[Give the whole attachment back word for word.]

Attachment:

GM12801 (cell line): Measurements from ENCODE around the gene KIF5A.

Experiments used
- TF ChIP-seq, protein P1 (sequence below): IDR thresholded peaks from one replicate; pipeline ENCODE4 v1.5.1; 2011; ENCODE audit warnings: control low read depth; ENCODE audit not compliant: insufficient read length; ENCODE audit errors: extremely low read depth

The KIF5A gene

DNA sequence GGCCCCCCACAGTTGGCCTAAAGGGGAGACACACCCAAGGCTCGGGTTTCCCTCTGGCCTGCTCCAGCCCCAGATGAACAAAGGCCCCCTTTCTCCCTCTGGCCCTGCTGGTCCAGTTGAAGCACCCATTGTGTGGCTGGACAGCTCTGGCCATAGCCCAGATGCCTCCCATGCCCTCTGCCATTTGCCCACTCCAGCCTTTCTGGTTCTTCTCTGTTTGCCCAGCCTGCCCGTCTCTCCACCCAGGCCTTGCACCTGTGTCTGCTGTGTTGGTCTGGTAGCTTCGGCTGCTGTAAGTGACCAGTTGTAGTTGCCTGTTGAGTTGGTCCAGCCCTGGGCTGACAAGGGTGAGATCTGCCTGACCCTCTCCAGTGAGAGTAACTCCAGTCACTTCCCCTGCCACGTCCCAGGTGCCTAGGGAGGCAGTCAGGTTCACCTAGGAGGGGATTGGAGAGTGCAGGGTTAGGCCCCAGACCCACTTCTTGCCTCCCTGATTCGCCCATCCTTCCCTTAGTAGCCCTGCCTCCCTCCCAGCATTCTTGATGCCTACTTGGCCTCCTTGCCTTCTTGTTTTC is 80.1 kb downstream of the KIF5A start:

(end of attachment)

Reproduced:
GM12801 (cell line): Measurements from ENCODE around the gene KIF5A.

Experiments used
- TF ChIP-seq, protein P1 (sequence below): IDR thresholded peaks from one replicate; pipeline ENCODE4 v1.5.1; 2011; ENCODE audit warnings: control low read depth; ENCODE audit not compliant: insufficient read length; ENCODE audit errors: extremely low read depth

The KIF5A gene

DNA sequence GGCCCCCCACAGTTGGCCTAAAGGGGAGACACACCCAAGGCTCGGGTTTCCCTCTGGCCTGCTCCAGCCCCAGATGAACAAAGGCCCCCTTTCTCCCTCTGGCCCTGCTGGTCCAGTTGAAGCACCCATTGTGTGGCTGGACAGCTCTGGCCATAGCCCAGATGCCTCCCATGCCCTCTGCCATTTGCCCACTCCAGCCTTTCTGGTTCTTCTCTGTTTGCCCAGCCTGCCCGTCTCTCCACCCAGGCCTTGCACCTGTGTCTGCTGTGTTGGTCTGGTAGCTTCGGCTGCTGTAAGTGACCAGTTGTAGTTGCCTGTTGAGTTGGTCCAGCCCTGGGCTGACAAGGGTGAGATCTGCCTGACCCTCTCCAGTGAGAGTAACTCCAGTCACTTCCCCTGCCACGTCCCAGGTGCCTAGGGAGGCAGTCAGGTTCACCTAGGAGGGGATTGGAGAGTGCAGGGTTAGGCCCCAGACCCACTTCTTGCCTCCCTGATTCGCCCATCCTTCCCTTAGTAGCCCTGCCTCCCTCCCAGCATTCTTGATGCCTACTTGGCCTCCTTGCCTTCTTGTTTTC is 80.1 kb downstream of the KIF5A start: